About: Aster amellus is a research topic. Over the lifetime, 38 publications have been published within this topic receiving 920 citations. The topic is also known as: garden aster.
TL;DR: Overall surveillance suggests that the use of garden ornamental plants on the ridges of constructed wetland for the treatment of dyes from wastewater along with the consortia of soil microbial flora is a wise and aesthetically pleasant strategy.
Abstract: In situ phytoremediation of dyes from textile wastewater was carried out in a high rate transpiration system ridges (91.4 m × 1.0 m) cultivated independently with Tagetes patula, Aster amellus, Portulaca grandiflora and Gaillardia grandiflora which reduced American Dye Manufacturers Institute color value by 59, 50, 46 and 73%, respectively within 30 d compared to dye accumulated in unplanted ridges. Significant increase in microbial count and electric conductivity of soil was observed during phytoremediation. Reduction in the contents of macro (N, P, K and C), micro (B, Cu, Fe and Mn) elements and heavy metals (Cd, As, Pb and Cr) was observed in the soil from planted ridges due to phyto-treatment. Root tissues of these plants showed significant increase in the specific activities of oxido-reductive enzymes such as lignin peroxidase, laccase, veratryl alcohol oxidase, tyrosinase and azo reductase during decolorization of textile dyes from soil. Anatomical studies of plants roots revealed the occurrence of textile dyes in tissues and subsequent degradation. A minor decrease in plant growth was also observed. Overall surveillance suggests that the use of garden ornamental plants on the ridges of constructed wetland for the treatment of dyes from wastewater along with the consortia of soil microbial flora is a wise and aesthetically pleasant strategy.
TL;DR: It is concluded that transfer of seeds is a more appropriate technique than transfer of adult plants in conservation practice because it more likely prevents non-adapted genotypes from establishing.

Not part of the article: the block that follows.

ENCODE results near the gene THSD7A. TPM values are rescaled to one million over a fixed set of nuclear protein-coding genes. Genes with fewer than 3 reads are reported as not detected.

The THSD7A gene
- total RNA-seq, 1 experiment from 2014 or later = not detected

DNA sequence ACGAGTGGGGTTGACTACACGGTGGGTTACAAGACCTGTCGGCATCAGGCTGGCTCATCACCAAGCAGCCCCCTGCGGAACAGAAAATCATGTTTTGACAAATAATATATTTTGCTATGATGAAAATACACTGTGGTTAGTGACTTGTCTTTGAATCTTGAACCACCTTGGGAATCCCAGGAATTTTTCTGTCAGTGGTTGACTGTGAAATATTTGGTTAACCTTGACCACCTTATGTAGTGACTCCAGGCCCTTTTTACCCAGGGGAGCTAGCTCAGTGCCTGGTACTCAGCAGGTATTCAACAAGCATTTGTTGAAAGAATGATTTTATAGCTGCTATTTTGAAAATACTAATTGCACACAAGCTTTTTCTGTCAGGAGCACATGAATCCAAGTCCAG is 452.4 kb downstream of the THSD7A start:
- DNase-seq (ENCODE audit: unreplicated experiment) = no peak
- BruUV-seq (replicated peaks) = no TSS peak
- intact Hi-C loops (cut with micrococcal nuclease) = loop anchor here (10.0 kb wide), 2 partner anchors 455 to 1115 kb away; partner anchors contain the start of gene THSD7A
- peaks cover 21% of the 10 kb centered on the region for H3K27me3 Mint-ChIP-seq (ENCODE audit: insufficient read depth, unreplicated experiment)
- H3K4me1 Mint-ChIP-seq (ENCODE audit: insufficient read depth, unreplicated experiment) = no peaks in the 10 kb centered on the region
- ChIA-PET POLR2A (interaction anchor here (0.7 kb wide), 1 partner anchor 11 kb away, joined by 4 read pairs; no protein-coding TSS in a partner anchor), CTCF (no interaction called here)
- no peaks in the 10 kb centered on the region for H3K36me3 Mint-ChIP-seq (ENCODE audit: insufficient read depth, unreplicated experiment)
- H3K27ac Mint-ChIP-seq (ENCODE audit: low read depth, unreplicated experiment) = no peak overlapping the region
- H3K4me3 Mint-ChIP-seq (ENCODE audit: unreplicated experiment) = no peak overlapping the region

Abstract: Transferring plants between populations of rare species has often been proposed to increase population size and replenish genetic variation. While this approach has many advantages, it may also disrupt local adaptation. However, the scale over which plants adapt to local conditions is hard to predict. To detect local adaptation, we conducted reciprocal transplant experiments in the field with six populations of the rare perennial herb, Aster amellus. We sowed seeds in 2003 and 2004 (called ‘Experiment 2003’ and ‘Experiment 2004’) and transplanted adult plants in 2004. We evaluated genetic differences between populations and ecological differences between habitats and tested which differences explain the degree of local adaptation. The number of juveniles from the local populations was 68% and 42% higher than the number of juveniles from the foreign populations in ‘Experiment 2003’ and ‘Experiment 2004’, respectively, indicating local adaptation. However, not all populations of A. amellus adapted to their local conditions. Differences in local climate and in vegetation composition particularly affected local adaptation. In contrast to transplanted seeds, transplanted adult plants from local populations did not overall perform better than plants from foreign populations. We conclude that transfer of seeds is a more appropriate technique than transfer of adult plants in conservation practice because it more likely prevents non-adapted genotypes from establishing. Material for the transfers should come, not necessarily from the closest, but rather from ecologically similar habitats.
TL;DR: Toxicity study revealed the phytotransformation of RR into non-toxic products and indicated that the plant can be used for cleaning textile effluent.